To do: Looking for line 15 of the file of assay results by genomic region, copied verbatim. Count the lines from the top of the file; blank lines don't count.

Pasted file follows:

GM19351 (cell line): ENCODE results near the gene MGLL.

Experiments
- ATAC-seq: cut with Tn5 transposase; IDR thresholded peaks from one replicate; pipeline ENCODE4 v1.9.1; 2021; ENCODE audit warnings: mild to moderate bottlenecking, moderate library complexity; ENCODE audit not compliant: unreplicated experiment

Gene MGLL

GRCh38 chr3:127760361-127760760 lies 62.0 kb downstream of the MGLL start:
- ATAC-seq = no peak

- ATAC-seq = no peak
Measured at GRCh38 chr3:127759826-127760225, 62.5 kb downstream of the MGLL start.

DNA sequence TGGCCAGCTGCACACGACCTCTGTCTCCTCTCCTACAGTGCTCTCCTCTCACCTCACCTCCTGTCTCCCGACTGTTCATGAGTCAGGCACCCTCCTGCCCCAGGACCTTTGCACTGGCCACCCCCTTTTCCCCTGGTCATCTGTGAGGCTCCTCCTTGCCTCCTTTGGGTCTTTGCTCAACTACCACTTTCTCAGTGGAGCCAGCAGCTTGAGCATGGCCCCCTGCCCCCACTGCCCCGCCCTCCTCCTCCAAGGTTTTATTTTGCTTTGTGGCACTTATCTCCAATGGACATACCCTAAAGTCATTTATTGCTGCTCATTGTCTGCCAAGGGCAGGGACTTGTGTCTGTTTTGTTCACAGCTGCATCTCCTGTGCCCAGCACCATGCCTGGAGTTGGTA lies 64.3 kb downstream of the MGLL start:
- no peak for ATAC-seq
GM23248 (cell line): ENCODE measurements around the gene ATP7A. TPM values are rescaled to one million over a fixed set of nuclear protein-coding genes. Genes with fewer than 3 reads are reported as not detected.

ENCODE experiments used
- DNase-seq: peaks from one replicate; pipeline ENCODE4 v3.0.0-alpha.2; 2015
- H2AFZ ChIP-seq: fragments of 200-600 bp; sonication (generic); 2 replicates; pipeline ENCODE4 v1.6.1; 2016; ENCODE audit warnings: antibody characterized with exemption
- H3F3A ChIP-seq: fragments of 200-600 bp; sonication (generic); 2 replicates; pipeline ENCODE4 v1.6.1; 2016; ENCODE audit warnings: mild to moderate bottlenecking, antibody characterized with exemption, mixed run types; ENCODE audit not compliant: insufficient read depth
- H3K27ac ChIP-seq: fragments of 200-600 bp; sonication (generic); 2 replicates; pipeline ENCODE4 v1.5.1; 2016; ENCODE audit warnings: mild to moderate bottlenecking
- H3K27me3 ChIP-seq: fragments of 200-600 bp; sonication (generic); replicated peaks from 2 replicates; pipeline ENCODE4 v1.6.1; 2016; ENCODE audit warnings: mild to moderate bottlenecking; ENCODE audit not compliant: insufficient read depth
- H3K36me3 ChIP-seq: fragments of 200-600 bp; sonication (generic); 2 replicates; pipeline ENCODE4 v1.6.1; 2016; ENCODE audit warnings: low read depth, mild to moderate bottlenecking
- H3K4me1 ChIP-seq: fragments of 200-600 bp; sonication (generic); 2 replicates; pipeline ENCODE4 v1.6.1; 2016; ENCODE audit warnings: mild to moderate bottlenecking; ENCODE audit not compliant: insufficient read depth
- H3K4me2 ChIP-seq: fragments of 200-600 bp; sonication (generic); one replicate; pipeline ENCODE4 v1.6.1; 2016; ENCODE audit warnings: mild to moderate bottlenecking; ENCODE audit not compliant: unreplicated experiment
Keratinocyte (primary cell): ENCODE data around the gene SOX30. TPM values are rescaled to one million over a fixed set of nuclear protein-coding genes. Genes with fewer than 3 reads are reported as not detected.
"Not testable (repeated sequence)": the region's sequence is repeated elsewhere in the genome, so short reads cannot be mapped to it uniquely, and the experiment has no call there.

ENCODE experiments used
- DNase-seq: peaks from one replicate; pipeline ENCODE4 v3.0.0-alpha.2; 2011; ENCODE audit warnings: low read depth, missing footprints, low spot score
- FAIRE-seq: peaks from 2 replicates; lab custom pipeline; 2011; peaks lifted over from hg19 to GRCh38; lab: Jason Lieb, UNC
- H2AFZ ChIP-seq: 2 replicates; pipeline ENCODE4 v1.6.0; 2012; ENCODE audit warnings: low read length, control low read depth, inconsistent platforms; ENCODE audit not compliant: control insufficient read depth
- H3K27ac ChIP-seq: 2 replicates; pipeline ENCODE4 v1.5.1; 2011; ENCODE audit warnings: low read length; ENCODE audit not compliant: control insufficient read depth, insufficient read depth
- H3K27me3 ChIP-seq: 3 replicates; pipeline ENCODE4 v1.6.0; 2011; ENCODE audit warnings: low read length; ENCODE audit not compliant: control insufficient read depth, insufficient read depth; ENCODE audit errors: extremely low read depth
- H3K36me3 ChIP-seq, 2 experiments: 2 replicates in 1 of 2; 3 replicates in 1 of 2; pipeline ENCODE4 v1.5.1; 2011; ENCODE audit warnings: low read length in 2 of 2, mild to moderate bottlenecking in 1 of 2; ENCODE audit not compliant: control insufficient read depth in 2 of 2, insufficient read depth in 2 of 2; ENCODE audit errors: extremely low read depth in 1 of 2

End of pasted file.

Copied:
- H3F3A ChIP-seq: fragments of 200-600 bp; sonication (generic); 2 replicates; pipeline ENCODE4 v1.6.1; 2016; ENCODE audit warnings: mild to moderate bottlenecking, antibody characterized with exemption, mixed run types; ENCODE audit not compliant: insufficient read depth